Using the Galaxy Z Fold 2 mostly feels like using any other phone. That’s a big deal.
Foldables are very much still a work in progress, as companies like Samsung and Huawei race to solve the problems they largely already tackled years ago in traditional phones. Here’s the good news, though: they’re getting there at an incredibly fast rate.
Last year’s Galaxy Fold was riddled with so many display issues that Samsung had to delay its launch by nearly six months — yet just a year later, the followup Galaxy Z Fold 2 has outstanding build quality that rivals even Samsung’s mainstream Galaxy S and Note designs. There haven’t yet been any widespread display issues on review units (fingers crossed), and the specs are exactly what you’d expect from a flagship phone in 2020.
I think we’re finally a point where foldables can be actual products worth recommending to consumers, rather than neat experiments to admire from a distance. They’re still expensive, sure; the Z Fold 2 costs a whopping two grand, and even more affordable foldables like the Z Flip 5G cost as much as top-end devices like the Note 20 Ultra.
But I can’t remember the last time I’ve been as sad to return a review unit as I was last week, when Samsung sent me a shipping label for my Galaxy Z Fold 2. It was the first foldable I’d used that felt like a finished product, and one with immediately clear benefits over a typical smartphone. Being able to switch from a somewhat standard smartphone experience to a 7.6-inch mini tablet enabled a unique multitasking experience, and created a feeling of deliberacy with every app I opened.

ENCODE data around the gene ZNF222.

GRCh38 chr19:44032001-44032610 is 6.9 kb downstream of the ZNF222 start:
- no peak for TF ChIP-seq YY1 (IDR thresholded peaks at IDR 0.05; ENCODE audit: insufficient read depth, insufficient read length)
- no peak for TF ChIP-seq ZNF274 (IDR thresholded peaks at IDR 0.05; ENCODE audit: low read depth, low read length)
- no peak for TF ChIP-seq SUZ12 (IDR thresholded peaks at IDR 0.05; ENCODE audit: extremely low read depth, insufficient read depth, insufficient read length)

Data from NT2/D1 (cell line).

Its drawbacks were few and far between; the only one that regularly stayed at the top of my mind was the lack of water resistance, which made me particularly careful not to pull out the Fold 2 in the middle of the rain. Otherwise, using the Z Fold 2 felt like using any other phone, and that’s a remarkable feat.
Does that mean you should go out and buy a Z Fold 2 right now? Not necessarily; I don’t know that anybody should spend $2000 on a smartphone unless they’re really convinced it’ll positively impact their life. As much as I loved my time with the Fold, I’m not even sure that I would spend that kind of money on it — though Samsung’s high trade-in offers would certainly help ease the blow.
It’s getting harder to make the argument that foldables aren’t ready for the mass market, though. Not everybody needs one, just like not everybody needs the S Pen on Samsung’s Note line, or a 108MP camera, astrophotography, or reverse wireless charging. For those that think they can take advantage of the various advantages of foldable tech, though, I don’t see many reasons not to buy one at this point.